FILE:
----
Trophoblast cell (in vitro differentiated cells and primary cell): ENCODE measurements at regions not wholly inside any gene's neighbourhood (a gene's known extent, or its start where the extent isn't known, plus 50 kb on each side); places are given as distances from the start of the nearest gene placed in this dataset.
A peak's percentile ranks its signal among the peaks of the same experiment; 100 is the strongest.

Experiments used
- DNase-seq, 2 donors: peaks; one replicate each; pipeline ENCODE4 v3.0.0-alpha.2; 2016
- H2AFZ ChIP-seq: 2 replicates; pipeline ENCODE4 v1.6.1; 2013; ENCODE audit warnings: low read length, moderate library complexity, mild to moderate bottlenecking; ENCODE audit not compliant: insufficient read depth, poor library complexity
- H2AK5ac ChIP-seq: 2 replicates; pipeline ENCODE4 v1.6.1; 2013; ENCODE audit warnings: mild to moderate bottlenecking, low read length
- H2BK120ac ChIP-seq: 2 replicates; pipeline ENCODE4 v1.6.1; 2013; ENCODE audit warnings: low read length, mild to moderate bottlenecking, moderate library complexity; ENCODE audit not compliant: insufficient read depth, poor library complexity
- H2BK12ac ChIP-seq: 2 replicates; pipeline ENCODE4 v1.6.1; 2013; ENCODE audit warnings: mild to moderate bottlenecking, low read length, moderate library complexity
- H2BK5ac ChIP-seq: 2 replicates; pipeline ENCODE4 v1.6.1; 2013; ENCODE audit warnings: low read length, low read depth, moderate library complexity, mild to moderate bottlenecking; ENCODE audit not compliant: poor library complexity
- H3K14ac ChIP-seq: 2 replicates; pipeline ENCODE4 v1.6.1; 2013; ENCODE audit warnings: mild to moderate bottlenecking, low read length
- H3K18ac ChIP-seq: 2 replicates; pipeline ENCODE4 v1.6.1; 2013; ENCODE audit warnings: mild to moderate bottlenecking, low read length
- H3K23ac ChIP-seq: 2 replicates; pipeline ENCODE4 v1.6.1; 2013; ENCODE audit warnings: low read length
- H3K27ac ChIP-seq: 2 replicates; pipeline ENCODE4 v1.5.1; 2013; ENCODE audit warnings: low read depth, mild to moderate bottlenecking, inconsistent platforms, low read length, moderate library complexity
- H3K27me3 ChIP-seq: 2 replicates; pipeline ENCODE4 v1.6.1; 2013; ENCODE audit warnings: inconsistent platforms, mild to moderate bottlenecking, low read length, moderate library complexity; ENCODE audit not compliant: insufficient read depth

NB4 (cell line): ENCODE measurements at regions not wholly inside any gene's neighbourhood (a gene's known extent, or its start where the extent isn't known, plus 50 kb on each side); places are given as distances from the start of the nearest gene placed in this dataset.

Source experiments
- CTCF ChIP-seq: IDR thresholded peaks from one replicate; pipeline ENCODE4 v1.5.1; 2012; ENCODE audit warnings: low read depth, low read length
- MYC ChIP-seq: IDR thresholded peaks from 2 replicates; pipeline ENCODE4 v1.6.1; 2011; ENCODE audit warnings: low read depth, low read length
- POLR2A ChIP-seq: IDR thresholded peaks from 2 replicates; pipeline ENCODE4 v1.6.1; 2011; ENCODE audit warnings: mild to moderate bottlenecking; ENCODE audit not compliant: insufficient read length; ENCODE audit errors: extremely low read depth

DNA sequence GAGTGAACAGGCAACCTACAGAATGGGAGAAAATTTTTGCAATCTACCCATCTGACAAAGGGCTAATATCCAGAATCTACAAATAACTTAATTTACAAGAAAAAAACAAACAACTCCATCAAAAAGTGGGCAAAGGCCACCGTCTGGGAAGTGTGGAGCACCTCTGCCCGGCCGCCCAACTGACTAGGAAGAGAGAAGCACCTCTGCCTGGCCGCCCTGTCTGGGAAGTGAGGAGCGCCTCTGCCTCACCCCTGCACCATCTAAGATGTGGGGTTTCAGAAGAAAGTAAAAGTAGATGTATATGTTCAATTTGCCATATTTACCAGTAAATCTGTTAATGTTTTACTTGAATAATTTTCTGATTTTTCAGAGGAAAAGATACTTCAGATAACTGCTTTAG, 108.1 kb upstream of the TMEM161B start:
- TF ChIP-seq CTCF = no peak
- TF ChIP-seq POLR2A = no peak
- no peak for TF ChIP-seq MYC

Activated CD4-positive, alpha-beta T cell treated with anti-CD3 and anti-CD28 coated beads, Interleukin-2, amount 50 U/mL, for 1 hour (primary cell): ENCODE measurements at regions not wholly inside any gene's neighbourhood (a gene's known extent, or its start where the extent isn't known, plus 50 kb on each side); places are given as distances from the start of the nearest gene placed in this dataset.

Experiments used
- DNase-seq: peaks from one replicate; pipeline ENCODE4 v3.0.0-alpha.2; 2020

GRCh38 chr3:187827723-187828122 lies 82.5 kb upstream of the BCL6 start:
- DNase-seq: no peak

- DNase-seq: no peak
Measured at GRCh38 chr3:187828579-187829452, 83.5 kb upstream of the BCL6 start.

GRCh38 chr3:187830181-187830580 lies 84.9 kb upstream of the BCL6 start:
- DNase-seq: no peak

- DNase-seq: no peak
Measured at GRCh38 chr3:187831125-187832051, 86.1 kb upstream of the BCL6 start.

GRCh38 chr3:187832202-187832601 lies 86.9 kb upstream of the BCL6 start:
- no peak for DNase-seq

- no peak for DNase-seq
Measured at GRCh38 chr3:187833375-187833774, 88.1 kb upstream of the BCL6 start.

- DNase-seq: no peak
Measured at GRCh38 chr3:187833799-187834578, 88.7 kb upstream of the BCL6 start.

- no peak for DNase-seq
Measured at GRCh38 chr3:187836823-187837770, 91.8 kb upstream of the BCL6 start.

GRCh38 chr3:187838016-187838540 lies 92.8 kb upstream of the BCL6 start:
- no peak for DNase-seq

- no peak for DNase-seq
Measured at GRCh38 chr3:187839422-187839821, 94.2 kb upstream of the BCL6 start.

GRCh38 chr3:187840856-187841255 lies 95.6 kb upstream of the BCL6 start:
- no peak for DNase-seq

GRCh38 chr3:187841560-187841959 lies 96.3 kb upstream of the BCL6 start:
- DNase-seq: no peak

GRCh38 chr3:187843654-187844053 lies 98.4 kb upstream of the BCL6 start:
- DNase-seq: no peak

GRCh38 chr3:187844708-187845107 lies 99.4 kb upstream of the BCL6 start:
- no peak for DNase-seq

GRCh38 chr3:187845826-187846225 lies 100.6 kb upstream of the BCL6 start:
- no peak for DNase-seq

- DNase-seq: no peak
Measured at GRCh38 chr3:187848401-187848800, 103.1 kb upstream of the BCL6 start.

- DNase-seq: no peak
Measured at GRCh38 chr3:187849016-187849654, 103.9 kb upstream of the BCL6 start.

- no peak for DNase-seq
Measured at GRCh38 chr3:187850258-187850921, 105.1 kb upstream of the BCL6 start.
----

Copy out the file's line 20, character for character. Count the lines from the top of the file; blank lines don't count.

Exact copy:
DNA sequence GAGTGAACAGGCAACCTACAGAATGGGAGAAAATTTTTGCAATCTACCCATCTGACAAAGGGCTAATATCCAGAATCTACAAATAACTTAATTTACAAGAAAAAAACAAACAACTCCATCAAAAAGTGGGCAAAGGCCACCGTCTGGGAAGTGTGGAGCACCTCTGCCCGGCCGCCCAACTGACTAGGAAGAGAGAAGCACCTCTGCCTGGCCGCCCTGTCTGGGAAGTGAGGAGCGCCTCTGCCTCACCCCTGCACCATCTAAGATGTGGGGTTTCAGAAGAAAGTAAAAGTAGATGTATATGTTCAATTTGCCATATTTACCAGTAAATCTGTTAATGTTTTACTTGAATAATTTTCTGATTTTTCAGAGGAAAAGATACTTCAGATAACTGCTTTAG, 108.1 kb upstream of the TMEM161B start: